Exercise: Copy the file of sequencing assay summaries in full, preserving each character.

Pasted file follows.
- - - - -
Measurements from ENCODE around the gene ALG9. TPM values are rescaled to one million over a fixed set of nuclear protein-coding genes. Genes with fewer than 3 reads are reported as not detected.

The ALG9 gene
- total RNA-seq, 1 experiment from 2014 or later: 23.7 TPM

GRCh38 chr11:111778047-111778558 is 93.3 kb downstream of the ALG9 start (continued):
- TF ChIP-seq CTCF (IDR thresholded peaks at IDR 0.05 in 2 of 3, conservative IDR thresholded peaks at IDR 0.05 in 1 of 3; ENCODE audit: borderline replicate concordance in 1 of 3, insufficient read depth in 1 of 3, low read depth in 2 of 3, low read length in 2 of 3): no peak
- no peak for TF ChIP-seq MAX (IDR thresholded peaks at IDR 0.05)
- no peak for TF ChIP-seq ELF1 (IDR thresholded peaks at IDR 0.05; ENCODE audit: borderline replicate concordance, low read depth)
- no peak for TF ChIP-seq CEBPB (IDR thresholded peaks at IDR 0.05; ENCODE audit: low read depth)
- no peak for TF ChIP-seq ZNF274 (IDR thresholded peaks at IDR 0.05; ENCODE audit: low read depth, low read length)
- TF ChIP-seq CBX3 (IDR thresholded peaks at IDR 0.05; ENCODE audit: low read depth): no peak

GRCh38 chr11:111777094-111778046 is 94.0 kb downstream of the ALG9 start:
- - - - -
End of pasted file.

Measurements from ENCODE around the gene ALG9. TPM values are rescaled to one million over a fixed set of nuclear protein-coding genes. Genes with fewer than 3 reads are reported as not detected.

The ALG9 gene
- total RNA-seq, 1 experiment from 2014 or later: 23.7 TPM

GRCh38 chr11:111778047-111778558 is 93.3 kb downstream of the ALG9 start (continued):
- TF ChIP-seq CTCF (IDR thresholded peaks at IDR 0.05 in 2 of 3, conservative IDR thresholded peaks at IDR 0.05 in 1 of 3; ENCODE audit: borderline replicate concordance in 1 of 3, insufficient read depth in 1 of 3, low read depth in 2 of 3, low read length in 2 of 3): no peak
- no peak for TF ChIP-seq MAX (IDR thresholded peaks at IDR 0.05)
- no peak for TF ChIP-seq ELF1 (IDR thresholded peaks at IDR 0.05; ENCODE audit: borderline replicate concordance, low read depth)
- no peak for TF ChIP-seq CEBPB (IDR thresholded peaks at IDR 0.05; ENCODE audit: low read depth)
- no peak for TF ChIP-seq ZNF274 (IDR thresholded peaks at IDR 0.05; ENCODE audit: low read depth, low read length)
- TF ChIP-seq CBX3 (IDR thresholded peaks at IDR 0.05; ENCODE audit: low read depth): no peak

GRCh38 chr11:111777094-111778046 is 94.0 kb downstream of the ALG9 start: